The Lion King (2019)
When baboon Rafiki (voice of John Kani, "Black Panther's" T'Chaka) presents the cub, Simba (voice of JD McCrary), of King Mufasa (voice of James Earl Jones returning to the role 25 years later) and his queen Sarabi (voice of Alfre Woodard) to the animals of Pride Rock, one member of the royal family is not present. Mufasa's vengeful and scheming brother Scar (voice of Chiwetel Ejiofor) forges a pact with the kingdom's enemy, hyena Shenzi (voice of Florence Kasumba), to lure Simba into the path of a wildebeest stampede as bait to kill Mufasa. He succeeds, but hyenas Kamari (Keegan-Michael Key) and Azizi (Eric Andre) fail to confirm Simba's death and years later his childhood friend Nala (voice of Shahadi Wright Joseph as cub, Beyoncé as lioness) lures him back from a life of hakuna matata to become "The Lion King."
Laura's Review: B-
Disney's brought back the filmmaking team behind its most artistically successful 'live action' remake, 2016's "The Jungle Book," to do the same for its most financially successful property. Director Jon Favreau, cinematographer Caleb Deschanel and the Oscar winning effects team once again amaze with striking, photorealistic visuals, but the updated voice casting is hit and miss and an additional 22 minutes is unwarranted. Never as big a fan of the original as most, this remake went down just fine with me. Whether it was necessary or not is up for debate. The Shakespearean story hasn't been altered much. Simba crawls away from his beloved father's body, poisoned by Scar's attribution of guilt, only to be saved from a pack of vultures by warthog Pumbaa (voice of Seth Rogen, best in show) and meerkat Timon (voice of Billy Eichner) who introduce him to the concept of hakuna matata, a carefree life (the grieving cub falls in a little too quickly, a spot in the movie which could have used the padding). The fun-loving duo also metaphorically defang the lion, introducing him to a diet of grubs to keep their friends safe from the predator. A montage spans time, Simba growing from cub to adult (to be voiced by 'Atlanta's' Donald Glover). In perhaps the film's most beautifully conceived sequence, a tuft of Simba's fur is picked up by a bird, rolled into the ball being pushed by a dung beetle, then carried by an insect in a stream past Rafiki, who exults in recognizing it as belonging to the cub. Life back at Pride Rock has become bleak under Scar's rule, Sarabi's warning that he is over hunting going unheeded. At first resistant to Nala's pleas, Simba relents when hornbill Zazu (voice of a too recognizable John Oliver) shows him his father within him in a watering hole's reflection. You will marvel at the contrast between Mufasa and Scar, the former veined and muscular, the latter leaner and battle worn, both utterly convincing. But while Ejiofor gives his own interpretation of Scar, Jeremy Irons' original was just more villainous, more evil, more intimidating (Kasumba's Shenzi is more menacing). What is darker here are the landscapes, the hyenas' elephant graveyard sinister, the evolution of Pride Rock under Scar's rule more devastating. The songs remain the same, Favreau adding a cheeky reference to "Beauty and the Beast's" 'Be Our Guest' as well as a new Beyoncé song, 'Spirit' (she also covers 'Can You Feel the Love Tonight'). 2019's computer generated 'live action' version of "The Lion King" is the very definition of critic proof, but while others have found the film soulless, it is undeniably beautiful to look at and Seth Rogen as a farting warthog is almost worth the price of admission alone. Grade:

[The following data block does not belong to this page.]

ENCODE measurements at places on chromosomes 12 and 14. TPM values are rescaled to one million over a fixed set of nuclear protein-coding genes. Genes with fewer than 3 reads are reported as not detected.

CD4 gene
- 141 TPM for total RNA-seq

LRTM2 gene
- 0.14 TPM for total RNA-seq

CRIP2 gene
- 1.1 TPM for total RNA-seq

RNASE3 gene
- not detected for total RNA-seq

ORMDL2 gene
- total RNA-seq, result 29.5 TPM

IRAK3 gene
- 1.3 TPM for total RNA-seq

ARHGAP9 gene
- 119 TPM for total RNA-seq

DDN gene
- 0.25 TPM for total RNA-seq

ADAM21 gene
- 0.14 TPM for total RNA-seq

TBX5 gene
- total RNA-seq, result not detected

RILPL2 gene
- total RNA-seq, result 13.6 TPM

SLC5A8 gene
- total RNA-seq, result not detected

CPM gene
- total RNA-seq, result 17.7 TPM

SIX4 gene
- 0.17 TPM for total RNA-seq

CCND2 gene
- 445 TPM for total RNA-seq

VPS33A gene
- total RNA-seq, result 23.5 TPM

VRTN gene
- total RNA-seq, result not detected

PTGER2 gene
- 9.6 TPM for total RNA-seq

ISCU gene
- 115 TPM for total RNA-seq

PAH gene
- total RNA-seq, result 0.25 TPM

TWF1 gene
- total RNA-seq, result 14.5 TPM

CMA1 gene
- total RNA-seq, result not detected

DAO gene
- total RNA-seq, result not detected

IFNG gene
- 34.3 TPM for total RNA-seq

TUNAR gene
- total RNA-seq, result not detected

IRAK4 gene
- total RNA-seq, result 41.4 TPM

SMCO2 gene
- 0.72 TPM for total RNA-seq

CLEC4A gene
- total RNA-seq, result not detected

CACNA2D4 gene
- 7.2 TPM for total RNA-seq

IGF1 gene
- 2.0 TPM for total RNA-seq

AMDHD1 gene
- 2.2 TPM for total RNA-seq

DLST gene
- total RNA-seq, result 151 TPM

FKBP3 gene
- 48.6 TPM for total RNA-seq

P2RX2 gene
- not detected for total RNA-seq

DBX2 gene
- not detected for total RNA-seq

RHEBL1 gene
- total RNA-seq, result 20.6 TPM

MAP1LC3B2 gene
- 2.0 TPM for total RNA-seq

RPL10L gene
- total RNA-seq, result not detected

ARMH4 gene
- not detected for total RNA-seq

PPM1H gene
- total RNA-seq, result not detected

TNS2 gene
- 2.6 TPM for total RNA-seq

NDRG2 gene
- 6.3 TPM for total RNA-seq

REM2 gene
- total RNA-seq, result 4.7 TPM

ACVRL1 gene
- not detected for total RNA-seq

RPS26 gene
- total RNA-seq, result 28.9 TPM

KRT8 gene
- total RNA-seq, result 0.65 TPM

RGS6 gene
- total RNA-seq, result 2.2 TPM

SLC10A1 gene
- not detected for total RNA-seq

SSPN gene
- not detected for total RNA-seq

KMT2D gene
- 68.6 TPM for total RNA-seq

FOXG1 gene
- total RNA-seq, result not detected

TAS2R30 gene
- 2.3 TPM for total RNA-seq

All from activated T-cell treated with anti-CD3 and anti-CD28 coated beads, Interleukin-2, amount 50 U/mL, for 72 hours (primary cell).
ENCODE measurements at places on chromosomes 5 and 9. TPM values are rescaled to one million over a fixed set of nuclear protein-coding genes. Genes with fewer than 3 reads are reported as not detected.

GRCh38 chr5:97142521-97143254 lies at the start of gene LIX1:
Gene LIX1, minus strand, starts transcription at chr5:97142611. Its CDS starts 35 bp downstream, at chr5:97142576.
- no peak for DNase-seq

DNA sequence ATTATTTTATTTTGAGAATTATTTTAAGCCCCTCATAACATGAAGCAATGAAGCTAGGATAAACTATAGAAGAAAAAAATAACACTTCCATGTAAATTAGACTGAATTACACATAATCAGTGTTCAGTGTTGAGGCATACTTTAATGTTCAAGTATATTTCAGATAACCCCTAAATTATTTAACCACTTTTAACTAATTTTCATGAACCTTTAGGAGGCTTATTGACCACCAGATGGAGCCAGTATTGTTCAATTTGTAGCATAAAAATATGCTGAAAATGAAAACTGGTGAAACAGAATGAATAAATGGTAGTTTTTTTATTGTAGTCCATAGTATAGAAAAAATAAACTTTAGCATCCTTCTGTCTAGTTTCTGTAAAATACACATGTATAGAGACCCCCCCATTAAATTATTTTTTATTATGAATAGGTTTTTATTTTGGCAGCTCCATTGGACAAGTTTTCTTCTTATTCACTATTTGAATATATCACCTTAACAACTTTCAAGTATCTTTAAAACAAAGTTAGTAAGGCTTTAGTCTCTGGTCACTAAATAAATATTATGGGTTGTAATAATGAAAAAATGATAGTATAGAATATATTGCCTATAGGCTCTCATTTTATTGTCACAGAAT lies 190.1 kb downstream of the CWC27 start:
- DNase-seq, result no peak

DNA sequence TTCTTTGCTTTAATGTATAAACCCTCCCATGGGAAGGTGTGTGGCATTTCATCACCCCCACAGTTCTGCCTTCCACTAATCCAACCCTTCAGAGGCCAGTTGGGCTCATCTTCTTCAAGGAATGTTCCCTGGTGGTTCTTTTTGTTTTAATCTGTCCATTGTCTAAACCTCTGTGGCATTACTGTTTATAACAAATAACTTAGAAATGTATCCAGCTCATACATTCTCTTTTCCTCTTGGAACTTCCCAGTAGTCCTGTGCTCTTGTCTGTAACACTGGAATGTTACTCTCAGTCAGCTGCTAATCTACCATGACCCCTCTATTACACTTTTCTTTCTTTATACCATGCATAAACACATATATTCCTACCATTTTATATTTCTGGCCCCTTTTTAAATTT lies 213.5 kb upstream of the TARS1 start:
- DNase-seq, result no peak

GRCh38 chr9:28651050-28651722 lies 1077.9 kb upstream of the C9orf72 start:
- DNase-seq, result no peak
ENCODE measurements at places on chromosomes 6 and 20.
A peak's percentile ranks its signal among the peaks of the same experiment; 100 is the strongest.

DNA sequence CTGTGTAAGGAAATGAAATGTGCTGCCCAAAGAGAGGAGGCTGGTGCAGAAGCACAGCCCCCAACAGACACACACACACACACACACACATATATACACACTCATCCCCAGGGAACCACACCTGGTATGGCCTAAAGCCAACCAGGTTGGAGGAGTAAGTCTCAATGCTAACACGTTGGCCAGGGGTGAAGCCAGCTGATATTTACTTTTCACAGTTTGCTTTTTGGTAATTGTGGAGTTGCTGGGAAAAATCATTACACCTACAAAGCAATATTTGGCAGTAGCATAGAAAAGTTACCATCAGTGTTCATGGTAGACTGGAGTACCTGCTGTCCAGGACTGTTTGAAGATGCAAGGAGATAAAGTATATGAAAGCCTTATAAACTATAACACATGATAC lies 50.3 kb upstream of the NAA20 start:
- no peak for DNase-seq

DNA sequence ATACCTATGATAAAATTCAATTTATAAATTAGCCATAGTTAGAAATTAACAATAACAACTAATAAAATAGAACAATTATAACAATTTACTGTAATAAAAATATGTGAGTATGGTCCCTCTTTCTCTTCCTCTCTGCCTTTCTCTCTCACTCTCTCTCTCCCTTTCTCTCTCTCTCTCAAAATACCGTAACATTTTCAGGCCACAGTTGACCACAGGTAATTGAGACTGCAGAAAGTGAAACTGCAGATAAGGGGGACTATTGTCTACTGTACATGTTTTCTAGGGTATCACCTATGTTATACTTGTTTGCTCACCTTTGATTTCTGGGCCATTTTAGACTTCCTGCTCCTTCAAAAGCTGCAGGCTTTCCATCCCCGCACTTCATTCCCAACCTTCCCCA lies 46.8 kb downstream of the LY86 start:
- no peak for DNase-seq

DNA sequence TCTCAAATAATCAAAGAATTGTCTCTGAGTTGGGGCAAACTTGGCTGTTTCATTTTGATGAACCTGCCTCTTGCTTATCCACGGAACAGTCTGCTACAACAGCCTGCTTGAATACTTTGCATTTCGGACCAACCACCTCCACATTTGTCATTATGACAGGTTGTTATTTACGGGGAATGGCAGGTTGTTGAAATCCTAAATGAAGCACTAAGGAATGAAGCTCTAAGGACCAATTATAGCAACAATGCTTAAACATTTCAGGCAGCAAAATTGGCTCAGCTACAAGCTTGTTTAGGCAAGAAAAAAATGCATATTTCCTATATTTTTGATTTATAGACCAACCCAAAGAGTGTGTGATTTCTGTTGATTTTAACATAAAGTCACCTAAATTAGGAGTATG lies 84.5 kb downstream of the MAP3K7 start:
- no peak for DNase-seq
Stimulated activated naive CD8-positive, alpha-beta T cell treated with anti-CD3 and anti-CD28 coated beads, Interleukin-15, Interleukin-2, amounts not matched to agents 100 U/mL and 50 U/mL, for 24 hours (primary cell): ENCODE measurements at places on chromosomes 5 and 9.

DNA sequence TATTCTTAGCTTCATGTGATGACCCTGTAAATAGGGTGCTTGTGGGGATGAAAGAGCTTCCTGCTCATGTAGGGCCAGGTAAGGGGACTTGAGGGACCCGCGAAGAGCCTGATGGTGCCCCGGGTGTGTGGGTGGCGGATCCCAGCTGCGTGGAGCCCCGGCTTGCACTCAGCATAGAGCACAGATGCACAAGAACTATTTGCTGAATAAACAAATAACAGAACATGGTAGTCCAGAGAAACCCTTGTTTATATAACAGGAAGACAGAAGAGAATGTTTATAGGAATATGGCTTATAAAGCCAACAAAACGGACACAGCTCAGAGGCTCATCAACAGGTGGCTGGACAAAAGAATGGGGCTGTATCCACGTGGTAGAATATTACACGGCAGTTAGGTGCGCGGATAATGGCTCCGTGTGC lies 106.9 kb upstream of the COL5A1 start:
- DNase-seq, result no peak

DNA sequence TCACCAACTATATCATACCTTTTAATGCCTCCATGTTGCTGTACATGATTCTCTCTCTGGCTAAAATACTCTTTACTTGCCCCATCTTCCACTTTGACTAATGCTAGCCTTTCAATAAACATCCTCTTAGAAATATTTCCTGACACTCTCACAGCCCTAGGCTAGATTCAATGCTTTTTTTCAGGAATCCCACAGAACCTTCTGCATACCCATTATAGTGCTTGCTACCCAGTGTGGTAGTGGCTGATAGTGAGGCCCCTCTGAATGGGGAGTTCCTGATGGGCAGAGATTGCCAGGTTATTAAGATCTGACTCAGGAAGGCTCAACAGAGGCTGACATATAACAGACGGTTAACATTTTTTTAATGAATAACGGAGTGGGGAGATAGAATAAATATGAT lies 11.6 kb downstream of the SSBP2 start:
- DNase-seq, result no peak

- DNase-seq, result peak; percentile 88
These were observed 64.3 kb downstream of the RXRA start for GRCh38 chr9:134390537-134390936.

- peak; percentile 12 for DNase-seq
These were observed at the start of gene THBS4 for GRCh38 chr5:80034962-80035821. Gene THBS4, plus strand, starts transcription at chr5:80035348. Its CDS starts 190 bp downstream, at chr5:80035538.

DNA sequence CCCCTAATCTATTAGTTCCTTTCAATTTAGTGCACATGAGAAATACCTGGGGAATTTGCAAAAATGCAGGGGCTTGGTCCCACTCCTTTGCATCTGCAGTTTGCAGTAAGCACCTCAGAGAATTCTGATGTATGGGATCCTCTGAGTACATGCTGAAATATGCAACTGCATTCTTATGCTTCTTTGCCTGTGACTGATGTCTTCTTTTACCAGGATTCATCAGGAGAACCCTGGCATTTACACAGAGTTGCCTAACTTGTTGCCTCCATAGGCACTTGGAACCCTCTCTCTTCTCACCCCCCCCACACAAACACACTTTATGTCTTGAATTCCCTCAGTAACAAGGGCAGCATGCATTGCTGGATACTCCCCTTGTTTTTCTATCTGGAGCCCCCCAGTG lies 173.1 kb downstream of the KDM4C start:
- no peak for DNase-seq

Robin's Review: B
The inhabitants of the Pride Land, under the benevolent rule of King Musafa (James Earl Jones), receive a royal gift – his newborn cub and heir, Simba. But, the king’s jealous and vengeful younger brother, Scar (Chiwetel Ejiofor), has other plans for the little prince in “The Lion King.” While I enjoyed the computer-generated animated remake of the original “The Lion King (1994),” I do not think that the story actually needed to be retold - except for Disney to make a boat load of money with a brand new audience. I guess, in this world of corporate domination, that is reason enough. The story is almost a carbon copy of the 1994 original, changing from the traditional animation techniques of the past to the CGI extravaganza that now dominates the big-budget blockbusters today. I cannot say that you should watch the original instead of the remake – mainly because I have not seen the original, myself, since 1994 and do not really plan to any time soon. Still, this “The Lion King” is a tour-de-force of CG animation, much like director Jon Favreau’s earlier “The Jungle Book (2016).” I kept comparing the two films and realize that the 2016 movie, based on the Rudyard Kipling story, is a better tale with more sympathetic and fully realized characters. Here, though, my favorites are Pumbaa (Seth Rogen), the warthog, and Timon (Billy Eichner), the Meercat, providing the comic relief that the all too serious story needs. “The Lion King” reprises the original’s emphasis on “The Circle of Life” (and, I realize now, the filmmakers beat you over the head with that theme). Techs are, as expected, top notch and the story is entertaining, still.